Reply
    1. Larry Tollison

      The one reply not politically or socially relevant, just plain, straightforward facts. I do have a little something to add. My grandfather told me Eisenhower built the interstates I’m this country during his term, thats a crap-ton of work in a short amount of time! Why does it take the same amount of time to fix a fraction or better yet I know of a bypass brand new in NC that took 10 years that is like 55 miles long?!? Brand new, no traffic or anything to hinder or bog down progress. I’m quite sure of the answer but would like to see what everyone else thinks! Open minds lead to unlimited progress….

      Reply
  16. John

    Hopefully, they get this to work and get the bugs worked out quickly. The Eco Boost sucked for us. Went to Ram. Ford doesn’t stand behind their motors the way one would think. The Eco boost was good for the first 36000 miles then the issues started until one blew up, the other needed a cam and the other rattled insanely…..hope they do better with this one….

    Reply
  17. James leone

    Every manufacturer has issues but the idea that they are trying out these combos makes the through interesting got to give it to ford for keeping it going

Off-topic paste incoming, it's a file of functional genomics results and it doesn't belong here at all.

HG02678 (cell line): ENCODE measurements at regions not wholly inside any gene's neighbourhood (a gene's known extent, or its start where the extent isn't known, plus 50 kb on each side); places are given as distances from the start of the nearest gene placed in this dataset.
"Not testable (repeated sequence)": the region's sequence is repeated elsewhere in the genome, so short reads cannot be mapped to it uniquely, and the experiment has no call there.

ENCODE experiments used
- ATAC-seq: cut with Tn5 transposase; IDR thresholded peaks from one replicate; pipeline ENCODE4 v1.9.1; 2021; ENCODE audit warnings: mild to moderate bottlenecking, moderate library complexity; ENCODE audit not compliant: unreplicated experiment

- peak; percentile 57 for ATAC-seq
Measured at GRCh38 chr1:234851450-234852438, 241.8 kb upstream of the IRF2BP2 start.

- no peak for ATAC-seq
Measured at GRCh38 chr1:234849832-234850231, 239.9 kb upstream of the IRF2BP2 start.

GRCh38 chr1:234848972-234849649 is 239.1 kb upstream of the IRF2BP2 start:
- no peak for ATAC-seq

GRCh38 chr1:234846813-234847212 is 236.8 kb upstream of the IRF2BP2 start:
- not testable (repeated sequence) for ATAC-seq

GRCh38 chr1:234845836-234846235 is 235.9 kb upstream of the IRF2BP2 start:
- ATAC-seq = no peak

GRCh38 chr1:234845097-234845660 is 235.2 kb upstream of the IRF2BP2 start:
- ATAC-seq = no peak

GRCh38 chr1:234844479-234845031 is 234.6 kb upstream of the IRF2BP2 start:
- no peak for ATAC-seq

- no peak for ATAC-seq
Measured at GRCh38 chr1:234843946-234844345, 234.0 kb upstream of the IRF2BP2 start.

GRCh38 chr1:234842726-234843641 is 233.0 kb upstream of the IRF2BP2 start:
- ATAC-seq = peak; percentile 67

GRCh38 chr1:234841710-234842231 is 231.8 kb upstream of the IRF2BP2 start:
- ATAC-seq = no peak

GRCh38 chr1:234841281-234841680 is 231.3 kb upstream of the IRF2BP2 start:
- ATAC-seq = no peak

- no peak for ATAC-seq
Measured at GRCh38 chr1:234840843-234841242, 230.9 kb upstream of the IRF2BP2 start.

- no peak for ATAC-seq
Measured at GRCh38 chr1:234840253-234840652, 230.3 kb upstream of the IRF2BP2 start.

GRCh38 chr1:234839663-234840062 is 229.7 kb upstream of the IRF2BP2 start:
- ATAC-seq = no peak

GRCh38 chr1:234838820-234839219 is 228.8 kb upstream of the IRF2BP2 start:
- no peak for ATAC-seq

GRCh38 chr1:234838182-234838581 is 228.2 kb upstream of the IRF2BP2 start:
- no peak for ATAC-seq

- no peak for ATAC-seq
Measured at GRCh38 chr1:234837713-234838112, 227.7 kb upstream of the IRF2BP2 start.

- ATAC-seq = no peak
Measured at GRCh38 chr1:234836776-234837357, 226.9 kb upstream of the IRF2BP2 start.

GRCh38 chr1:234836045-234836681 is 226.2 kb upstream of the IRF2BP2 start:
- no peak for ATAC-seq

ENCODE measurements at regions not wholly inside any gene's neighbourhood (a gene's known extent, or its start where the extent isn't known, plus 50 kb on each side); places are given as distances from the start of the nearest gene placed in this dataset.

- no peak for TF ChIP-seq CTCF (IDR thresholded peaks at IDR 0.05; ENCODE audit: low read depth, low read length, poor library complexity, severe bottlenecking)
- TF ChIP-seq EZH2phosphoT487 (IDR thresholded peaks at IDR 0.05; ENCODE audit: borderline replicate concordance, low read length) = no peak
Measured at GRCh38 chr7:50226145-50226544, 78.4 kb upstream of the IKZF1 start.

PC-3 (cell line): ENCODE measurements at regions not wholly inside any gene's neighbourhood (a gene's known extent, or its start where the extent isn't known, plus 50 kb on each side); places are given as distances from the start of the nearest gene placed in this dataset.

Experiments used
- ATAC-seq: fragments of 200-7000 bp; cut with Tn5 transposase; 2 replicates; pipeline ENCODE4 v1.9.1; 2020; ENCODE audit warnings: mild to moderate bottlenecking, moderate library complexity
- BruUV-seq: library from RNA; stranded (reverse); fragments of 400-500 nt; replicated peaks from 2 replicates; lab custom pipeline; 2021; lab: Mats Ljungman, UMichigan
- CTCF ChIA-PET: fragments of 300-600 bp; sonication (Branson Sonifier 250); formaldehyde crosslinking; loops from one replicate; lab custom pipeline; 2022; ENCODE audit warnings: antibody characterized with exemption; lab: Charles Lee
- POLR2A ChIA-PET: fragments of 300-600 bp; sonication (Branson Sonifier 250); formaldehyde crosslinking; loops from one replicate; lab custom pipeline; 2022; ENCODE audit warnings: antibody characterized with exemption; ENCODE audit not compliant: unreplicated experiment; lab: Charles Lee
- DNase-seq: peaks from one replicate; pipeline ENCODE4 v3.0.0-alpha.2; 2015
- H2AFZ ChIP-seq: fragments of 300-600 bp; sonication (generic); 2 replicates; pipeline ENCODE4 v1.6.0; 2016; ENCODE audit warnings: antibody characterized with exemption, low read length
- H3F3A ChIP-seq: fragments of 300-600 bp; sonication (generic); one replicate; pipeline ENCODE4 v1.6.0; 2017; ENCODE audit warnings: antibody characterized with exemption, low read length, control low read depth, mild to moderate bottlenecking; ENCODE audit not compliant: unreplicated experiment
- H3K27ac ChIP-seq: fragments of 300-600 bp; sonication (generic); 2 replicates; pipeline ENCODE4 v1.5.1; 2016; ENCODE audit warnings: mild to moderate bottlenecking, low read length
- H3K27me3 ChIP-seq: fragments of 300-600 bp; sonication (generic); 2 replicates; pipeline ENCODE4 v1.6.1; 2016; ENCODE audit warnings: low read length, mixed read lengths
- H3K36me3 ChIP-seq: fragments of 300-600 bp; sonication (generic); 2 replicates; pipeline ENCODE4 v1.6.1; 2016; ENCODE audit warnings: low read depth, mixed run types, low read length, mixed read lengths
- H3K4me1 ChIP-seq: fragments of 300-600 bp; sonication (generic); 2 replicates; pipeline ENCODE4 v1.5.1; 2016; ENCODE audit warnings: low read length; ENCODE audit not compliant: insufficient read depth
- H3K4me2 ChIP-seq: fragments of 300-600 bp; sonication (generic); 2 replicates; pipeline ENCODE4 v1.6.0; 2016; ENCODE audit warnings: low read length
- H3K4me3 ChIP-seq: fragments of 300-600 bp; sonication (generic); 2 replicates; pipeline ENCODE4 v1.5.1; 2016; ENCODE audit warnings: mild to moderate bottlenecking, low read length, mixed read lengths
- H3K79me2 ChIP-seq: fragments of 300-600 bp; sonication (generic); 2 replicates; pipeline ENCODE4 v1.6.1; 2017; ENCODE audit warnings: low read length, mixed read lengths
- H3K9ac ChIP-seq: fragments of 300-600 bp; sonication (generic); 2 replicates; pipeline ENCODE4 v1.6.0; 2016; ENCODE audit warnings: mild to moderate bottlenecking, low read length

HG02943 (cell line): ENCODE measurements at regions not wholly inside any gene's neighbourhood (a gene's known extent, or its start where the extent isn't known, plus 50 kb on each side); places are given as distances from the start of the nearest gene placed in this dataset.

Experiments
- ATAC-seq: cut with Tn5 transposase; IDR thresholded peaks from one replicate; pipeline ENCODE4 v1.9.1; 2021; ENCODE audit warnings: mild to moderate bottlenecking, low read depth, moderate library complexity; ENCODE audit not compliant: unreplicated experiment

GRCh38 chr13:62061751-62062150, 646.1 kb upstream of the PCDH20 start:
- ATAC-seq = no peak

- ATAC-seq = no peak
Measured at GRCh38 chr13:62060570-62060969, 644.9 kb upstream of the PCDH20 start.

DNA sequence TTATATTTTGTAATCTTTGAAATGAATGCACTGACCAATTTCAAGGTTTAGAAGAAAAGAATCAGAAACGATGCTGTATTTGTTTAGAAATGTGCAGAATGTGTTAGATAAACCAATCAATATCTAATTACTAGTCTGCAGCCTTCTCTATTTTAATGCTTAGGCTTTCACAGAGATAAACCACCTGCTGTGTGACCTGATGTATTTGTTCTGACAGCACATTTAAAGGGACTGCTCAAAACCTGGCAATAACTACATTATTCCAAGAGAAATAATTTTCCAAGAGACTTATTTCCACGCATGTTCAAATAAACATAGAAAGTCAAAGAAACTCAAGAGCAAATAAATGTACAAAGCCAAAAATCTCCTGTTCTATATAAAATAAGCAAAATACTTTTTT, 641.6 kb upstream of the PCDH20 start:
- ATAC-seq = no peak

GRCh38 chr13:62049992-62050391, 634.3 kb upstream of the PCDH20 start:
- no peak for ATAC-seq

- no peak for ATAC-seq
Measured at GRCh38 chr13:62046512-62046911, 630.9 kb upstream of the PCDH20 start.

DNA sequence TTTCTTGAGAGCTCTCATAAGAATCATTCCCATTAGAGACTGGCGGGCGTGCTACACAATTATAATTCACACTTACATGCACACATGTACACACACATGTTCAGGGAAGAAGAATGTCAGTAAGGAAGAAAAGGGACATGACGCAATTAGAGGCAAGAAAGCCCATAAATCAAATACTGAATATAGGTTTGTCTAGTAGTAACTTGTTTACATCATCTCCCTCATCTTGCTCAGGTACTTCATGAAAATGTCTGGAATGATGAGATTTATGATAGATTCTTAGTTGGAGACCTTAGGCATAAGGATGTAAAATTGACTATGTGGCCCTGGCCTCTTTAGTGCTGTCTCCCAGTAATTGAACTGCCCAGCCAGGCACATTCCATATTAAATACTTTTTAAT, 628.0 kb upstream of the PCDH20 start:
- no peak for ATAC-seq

Reply
  18. Mark Schaffer

    1 million Cybertruck reservations.

    Reply
  19. Lee

    No offensive whirring sounds here. Y’all hear the one that was on the engine dynomometer? That’s what an engine is supposed to sound like. Motors are exhaust fans and heaters. Engines are for vehicles.
    Capiche Farley?

    Reply
  20. sabasigh

    Ford Perf mentioned something bout a Megazilla crate engine a while back. Wonder what’s up with that or if this is tied to it.

    Reply
  21. Terry Thomas

    I wish people stop with the Cyber truck has 1 million reservations.
    They don’t have the capacity to produce 1 million trucks. So that number is meaningless.

    Reply
  22. Richard Bathgate

    Iam very interested in the Ford Godzilla V8. Iam always was a GM owner but disappointed in the v8s offered now. Own a old duramax now interested in getting a Ford But don’t think the 6.2 would handle my 8200 lb. travel trailer don’t like the down shifting you get with V8. If guys are willing I would love to test that Godzilla in my own driveway and see what she can do around Michigan hills.

    Reply